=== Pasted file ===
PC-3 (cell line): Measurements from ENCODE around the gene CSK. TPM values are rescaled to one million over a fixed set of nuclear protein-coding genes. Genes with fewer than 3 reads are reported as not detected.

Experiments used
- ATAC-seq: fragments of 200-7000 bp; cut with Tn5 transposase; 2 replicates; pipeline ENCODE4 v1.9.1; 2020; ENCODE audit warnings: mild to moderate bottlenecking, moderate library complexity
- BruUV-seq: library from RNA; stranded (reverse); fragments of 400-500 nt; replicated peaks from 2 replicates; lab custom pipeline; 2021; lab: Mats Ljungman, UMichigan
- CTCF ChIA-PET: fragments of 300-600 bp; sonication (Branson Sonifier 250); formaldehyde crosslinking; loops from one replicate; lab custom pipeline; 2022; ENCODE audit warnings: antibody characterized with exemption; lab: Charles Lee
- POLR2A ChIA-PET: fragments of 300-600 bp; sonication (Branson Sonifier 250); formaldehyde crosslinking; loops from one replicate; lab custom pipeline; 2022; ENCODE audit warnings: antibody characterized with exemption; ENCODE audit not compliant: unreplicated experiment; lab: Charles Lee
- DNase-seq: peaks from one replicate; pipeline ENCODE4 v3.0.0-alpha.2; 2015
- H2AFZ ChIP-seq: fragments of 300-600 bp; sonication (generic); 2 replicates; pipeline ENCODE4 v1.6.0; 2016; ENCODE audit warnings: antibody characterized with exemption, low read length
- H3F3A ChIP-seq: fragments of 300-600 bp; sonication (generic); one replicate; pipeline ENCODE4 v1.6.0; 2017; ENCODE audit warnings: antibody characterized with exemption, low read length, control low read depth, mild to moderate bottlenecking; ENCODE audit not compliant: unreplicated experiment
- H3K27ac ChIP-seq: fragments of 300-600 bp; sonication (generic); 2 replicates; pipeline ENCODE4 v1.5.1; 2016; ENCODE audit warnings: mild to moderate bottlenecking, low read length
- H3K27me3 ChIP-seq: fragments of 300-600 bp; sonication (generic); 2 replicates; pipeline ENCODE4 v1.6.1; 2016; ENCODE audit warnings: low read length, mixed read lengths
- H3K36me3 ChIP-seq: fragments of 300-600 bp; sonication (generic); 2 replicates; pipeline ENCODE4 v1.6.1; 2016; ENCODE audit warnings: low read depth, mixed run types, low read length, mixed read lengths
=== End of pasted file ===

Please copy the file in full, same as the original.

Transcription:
PC-3 (cell line): Measurements from ENCODE around the gene CSK. TPM values are rescaled to one million over a fixed set of nuclear protein-coding genes. Genes with fewer than 3 reads are reported as not detected.

Experiments used
- ATAC-seq: fragments of 200-7000 bp; cut with Tn5 transposase; 2 replicates; pipeline ENCODE4 v1.9.1; 2020; ENCODE audit warnings: mild to moderate bottlenecking, moderate library complexity
- BruUV-seq: library from RNA; stranded (reverse); fragments of 400-500 nt; replicated peaks from 2 replicates; lab custom pipeline; 2021; lab: Mats Ljungman, UMichigan
- CTCF ChIA-PET: fragments of 300-600 bp; sonication (Branson Sonifier 250); formaldehyde crosslinking; loops from one replicate; lab custom pipeline; 2022; ENCODE audit warnings: antibody characterized with exemption; lab: Charles Lee
- POLR2A ChIA-PET: fragments of 300-600 bp; sonication (Branson Sonifier 250); formaldehyde crosslinking; loops from one replicate; lab custom pipeline; 2022; ENCODE audit warnings: antibody characterized with exemption; ENCODE audit not compliant: unreplicated experiment; lab: Charles Lee
- DNase-seq: peaks from one replicate; pipeline ENCODE4 v3.0.0-alpha.2; 2015
- H2AFZ ChIP-seq: fragments of 300-600 bp; sonication (generic); 2 replicates; pipeline ENCODE4 v1.6.0; 2016; ENCODE audit warnings: antibody characterized with exemption, low read length
- H3F3A ChIP-seq: fragments of 300-600 bp; sonication (generic); one replicate; pipeline ENCODE4 v1.6.0; 2017; ENCODE audit warnings: antibody characterized with exemption, low read length, control low read depth, mild to moderate bottlenecking; ENCODE audit not compliant: unreplicated experiment
- H3K27ac ChIP-seq: fragments of 300-600 bp; sonication (generic); 2 replicates; pipeline ENCODE4 v1.5.1; 2016; ENCODE audit warnings: mild to moderate bottlenecking, low read length
- H3K27me3 ChIP-seq: fragments of 300-600 bp; sonication (generic); 2 replicates; pipeline ENCODE4 v1.6.1; 2016; ENCODE audit warnings: low read length, mixed read lengths
- H3K36me3 ChIP-seq: fragments of 300-600 bp; sonication (generic); 2 replicates; pipeline ENCODE4 v1.6.1; 2016; ENCODE audit warnings: low read depth, mixed run types, low read length, mixed read lengths